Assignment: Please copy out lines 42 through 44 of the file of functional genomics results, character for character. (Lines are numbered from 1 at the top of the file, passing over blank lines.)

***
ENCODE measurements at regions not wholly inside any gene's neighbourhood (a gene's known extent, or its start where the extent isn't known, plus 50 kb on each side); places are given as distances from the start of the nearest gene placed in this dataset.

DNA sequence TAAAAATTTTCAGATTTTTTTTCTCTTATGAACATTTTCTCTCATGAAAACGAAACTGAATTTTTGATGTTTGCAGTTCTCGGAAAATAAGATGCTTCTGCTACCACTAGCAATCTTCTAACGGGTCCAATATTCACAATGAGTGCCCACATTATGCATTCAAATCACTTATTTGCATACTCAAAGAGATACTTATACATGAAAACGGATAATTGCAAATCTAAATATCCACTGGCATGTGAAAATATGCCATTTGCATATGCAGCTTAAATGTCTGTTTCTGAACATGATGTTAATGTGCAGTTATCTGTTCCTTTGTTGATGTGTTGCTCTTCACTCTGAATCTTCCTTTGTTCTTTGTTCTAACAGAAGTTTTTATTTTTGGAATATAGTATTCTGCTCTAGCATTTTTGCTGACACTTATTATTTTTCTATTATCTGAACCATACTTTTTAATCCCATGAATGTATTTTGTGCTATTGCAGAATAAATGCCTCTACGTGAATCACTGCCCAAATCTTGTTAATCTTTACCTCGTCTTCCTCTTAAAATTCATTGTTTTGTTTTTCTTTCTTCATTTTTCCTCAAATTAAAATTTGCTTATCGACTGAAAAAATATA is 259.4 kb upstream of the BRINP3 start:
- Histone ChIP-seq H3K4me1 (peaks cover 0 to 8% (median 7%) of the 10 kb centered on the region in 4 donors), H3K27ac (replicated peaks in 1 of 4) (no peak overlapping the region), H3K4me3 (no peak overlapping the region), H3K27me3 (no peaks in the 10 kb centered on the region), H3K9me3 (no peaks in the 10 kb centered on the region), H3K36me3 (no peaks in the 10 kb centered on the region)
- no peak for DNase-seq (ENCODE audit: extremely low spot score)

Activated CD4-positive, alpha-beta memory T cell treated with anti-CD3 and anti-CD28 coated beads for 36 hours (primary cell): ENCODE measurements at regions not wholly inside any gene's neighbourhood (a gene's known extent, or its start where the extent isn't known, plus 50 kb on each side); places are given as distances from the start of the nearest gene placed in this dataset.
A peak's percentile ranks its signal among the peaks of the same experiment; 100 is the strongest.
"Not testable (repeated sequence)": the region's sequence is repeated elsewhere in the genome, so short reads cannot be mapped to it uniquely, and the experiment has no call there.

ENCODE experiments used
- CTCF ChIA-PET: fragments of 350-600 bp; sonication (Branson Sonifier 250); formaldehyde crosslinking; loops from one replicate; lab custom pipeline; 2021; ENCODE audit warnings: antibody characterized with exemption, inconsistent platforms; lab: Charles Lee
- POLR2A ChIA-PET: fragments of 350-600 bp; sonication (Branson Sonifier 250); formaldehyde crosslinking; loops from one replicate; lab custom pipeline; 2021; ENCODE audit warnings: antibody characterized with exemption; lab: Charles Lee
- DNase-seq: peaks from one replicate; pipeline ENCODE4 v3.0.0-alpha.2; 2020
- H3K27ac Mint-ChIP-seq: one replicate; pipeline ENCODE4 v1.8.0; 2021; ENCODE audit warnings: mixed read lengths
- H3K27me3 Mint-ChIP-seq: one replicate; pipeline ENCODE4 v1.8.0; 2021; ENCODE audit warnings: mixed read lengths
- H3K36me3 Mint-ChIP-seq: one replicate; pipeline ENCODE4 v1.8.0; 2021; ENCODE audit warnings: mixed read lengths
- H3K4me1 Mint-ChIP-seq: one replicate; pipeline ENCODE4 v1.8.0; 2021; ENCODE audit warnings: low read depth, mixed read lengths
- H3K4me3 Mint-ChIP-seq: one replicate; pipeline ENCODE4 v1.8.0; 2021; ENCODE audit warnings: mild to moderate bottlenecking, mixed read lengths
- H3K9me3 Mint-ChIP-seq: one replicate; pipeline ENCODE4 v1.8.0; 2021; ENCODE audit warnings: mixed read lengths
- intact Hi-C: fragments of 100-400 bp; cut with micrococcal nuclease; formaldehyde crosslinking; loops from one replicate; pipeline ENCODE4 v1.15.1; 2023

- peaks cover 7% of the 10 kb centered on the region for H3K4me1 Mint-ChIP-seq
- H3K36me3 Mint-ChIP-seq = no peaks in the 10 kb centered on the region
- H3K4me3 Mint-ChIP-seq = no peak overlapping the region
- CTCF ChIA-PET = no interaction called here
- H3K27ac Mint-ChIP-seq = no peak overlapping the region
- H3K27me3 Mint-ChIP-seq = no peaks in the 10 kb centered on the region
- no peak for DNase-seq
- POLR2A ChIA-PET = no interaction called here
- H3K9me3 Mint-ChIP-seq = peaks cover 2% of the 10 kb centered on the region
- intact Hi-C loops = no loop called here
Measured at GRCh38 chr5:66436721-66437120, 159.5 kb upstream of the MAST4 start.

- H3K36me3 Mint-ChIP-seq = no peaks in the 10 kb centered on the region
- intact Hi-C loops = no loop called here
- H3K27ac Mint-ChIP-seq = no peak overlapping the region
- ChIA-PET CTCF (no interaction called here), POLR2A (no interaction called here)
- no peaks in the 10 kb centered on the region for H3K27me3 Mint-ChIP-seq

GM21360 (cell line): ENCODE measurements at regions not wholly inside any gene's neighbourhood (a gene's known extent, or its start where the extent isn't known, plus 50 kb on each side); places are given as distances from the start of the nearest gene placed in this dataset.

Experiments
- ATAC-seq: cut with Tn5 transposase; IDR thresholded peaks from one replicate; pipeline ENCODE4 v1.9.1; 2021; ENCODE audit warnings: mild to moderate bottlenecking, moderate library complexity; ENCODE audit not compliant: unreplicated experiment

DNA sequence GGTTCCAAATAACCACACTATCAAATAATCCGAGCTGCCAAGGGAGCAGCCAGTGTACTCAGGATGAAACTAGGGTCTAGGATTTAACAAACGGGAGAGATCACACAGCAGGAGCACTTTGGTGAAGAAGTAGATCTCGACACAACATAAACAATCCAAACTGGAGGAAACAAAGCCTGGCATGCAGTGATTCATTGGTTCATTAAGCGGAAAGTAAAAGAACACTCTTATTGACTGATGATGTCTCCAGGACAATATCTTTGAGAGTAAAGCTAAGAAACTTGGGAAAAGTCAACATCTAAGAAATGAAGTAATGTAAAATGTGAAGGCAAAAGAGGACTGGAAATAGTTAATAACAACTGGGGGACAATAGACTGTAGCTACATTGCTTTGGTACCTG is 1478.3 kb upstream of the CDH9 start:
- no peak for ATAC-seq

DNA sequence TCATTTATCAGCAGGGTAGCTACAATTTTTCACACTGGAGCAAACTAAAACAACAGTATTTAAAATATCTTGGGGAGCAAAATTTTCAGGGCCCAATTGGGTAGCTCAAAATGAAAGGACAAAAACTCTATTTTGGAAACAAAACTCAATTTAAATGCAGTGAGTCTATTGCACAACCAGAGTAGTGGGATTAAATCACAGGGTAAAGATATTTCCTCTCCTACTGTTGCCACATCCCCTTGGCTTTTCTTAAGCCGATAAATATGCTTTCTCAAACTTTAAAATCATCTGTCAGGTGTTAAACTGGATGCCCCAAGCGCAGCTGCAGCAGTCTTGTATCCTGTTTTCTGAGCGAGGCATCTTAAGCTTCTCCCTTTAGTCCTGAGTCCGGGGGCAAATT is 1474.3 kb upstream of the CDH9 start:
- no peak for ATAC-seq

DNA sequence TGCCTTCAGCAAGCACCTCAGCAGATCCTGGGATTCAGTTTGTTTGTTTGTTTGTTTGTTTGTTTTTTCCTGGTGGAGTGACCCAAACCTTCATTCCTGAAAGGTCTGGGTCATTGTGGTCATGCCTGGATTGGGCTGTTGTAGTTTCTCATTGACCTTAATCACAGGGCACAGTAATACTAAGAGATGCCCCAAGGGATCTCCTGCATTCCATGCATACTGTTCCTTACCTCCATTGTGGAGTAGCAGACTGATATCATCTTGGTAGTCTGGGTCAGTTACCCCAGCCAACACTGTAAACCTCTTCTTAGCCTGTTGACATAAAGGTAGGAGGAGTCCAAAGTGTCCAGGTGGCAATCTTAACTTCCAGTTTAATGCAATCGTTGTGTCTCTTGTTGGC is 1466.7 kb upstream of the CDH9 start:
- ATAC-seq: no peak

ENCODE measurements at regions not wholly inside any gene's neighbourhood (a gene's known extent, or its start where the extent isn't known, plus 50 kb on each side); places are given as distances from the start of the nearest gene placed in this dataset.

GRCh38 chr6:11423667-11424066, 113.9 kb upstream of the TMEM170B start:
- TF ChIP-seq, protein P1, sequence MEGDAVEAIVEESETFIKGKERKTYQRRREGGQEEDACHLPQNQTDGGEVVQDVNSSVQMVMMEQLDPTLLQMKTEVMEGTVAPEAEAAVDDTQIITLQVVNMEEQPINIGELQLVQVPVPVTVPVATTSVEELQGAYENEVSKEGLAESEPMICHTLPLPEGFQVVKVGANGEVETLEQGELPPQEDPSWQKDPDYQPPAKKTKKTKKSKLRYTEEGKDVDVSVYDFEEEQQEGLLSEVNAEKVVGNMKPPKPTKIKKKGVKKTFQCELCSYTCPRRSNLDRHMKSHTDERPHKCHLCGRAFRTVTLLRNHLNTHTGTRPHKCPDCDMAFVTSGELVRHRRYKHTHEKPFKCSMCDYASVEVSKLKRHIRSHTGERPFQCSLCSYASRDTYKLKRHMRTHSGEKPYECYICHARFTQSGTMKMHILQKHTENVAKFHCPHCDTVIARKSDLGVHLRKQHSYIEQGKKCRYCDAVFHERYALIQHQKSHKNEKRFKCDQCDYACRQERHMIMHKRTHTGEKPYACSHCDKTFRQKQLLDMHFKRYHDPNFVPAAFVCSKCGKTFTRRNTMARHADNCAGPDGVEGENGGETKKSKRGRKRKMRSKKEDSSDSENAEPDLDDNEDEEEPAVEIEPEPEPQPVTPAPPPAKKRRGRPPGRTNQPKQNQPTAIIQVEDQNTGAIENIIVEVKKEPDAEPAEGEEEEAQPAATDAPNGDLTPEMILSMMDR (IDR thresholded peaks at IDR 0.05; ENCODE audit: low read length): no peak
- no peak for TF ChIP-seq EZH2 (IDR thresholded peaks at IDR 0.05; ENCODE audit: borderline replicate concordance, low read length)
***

DNA sequence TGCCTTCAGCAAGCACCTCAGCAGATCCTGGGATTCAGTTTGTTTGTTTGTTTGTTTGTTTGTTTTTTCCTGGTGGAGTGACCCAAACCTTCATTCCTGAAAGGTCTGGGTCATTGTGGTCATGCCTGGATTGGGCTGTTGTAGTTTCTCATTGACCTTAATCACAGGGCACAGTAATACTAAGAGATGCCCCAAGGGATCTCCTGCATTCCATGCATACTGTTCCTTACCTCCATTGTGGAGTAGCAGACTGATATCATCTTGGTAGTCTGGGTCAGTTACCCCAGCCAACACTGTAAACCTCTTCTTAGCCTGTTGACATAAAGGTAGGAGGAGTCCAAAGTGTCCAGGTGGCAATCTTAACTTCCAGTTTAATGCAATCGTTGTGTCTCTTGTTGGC is 1466.7 kb upstream of the CDH9 start:
- ATAC-seq: no peak

ENCODE measurements at regions not wholly inside any gene's neighbourhood (a gene's known extent, or its start where the extent isn't known, plus 50 kb on each side); places are given as distances from the start of the nearest gene placed in this dataset.